The reconstruction of Kobanê, and humanitarian support for Rojava, is essential in cementing the only possible path for democratization of Syria and the entire area. In contrast, the objective of Turkey is to create a buffer zone between the cantons of Kobanê and Afrin, which will facilitate advancement of jihadist and other terrorist forces that endanger hundreds of thousands of innocent civilian lives. This current situation requires an extraordinary mobilization of international solidarity to support the Kurdish people.
Therefore, we invite individual activists, institutions, trade unions, political parties, NGOs, feminist groups, environmentalist groups, youth organisations, concerned citizens, and local and international authorities to participate in a large international caravan to promote peace, by making a public international call for the opening of a humanitarian corridor between Turkey and Syria. The Humanitarian Caravan will urge the UN to assure the opening of another border crossing, based on the implementation of the Resolution 2165 of 14 July 2014, article 2.
Tuesday, the 15th of September 2015, will mark the anniversary of the first ISIS attack on Kobanê. On this date we aim to stand in solidarity with the people of Kobanê and Rojava in the border town of Suruç (Pirsus) between the 15t-17th, to express our political support, and request the entry of a humanitarian convoy to Kobanê as a concrete act of international solidarity.
We hope to see as many international supporters on the 15th in Suruç.
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ANKARA, Turkey – Recent Turkish airstrikes against the outlawed Kurdistan Workers’ Party in northern Iraq have killed 390 PKK members and injured 400, Turkey’s official Anadolu Agency on Sunday quoted unidentified security sources as saying.
“Turkish security sources are claiming to have killed a total of 390 militants from the Kurdistan Workers’ Party (PKK) in a series of recent air strikes against rebel targets in northern Iraq,” the agency said.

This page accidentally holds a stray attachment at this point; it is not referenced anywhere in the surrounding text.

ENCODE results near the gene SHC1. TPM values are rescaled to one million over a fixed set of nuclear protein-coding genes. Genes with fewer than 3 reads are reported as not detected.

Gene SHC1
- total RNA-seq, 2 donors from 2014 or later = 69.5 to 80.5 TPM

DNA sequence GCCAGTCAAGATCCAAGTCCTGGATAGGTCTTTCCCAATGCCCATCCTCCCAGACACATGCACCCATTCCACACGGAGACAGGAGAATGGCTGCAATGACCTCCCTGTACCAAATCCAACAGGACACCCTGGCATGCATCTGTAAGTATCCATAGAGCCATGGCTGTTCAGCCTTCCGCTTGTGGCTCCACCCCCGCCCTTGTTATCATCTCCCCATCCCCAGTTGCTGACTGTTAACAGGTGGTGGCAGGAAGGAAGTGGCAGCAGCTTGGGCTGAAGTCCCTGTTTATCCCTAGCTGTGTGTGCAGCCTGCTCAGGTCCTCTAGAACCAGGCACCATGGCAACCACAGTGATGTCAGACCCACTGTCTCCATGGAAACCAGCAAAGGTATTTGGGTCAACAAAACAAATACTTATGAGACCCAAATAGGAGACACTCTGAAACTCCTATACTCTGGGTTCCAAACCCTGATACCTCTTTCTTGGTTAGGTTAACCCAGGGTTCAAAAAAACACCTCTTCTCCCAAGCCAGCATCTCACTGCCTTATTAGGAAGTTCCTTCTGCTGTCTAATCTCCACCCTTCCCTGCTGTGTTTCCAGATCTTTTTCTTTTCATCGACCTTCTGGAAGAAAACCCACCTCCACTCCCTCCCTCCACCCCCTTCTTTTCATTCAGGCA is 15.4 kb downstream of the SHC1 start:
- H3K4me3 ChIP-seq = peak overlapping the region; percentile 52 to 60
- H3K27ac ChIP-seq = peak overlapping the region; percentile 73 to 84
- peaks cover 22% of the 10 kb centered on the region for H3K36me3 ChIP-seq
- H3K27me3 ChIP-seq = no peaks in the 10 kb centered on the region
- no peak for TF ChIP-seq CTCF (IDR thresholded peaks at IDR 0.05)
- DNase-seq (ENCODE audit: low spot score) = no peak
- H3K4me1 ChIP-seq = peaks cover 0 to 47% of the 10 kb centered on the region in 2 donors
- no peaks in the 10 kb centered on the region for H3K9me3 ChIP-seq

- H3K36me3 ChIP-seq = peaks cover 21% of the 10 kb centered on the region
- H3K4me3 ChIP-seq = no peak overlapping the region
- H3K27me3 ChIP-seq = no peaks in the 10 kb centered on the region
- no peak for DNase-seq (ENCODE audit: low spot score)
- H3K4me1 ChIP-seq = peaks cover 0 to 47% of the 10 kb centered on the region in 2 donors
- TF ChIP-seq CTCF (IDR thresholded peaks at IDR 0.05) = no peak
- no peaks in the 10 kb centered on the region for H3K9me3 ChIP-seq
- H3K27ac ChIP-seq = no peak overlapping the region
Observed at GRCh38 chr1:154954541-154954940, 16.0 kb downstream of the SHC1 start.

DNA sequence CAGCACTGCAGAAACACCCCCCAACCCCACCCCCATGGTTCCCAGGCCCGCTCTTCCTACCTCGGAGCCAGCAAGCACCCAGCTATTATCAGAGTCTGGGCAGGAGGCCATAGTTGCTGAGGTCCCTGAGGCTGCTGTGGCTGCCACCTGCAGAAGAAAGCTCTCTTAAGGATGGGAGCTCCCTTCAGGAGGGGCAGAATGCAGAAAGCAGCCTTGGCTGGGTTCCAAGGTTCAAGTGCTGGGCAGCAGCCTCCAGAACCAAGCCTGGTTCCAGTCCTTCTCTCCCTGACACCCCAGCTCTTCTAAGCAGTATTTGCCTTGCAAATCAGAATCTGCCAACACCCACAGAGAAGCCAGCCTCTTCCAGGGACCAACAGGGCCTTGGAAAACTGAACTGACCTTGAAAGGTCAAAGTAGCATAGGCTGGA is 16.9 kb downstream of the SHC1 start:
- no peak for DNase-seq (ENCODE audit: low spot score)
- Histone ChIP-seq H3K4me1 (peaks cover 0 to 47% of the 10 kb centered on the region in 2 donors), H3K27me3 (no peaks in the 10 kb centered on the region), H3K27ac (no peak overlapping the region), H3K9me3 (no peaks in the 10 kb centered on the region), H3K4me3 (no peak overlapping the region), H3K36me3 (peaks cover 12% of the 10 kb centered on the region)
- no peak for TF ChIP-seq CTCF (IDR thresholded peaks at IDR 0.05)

“An anonymous security force source also told Anadolu Agency that 400 PKK insurgents were injured in the attacks,” the agency added.
Giving a partial list of targets, it said they included an air raid on the Bokriskan region of Iraq, in which a PKK battalion commander, identified as Sehit Dilan, was killed along with four other leaders, and 30 other militants were wounded.
More than 20 PKK members, including the head of its women’s branch – identified by her code name Gulten – were killed in an attack on the group’s Zergele camp in Iraqi Kurdistan’s Qandil mountains.
In Enze in northern Iraq, buildings used as PKK headquarters were destroyed and almost 30 female militants were killed, according to the sources quoted by AA.
It added that, “More than 20 security force personnel have been killed in attacks mostly attributed to the PKK and at least 1,300 people arrested in operations targeting various militant groups.”
Tensions in Turkey escalated after the PKK claimed responsibility for assassinating two policemen in Gaziantep last month, ending a shaky peace process with Ankara that began in 2013.
The latest hostilities have brought that peace process to a halt.
A fortnight ago, Turkish air force jets and artillery began a hail of attacks against the PKK, including airstrikes and artillery fire on PKK camps in the Kurdistan Region’s Qandil Mountains.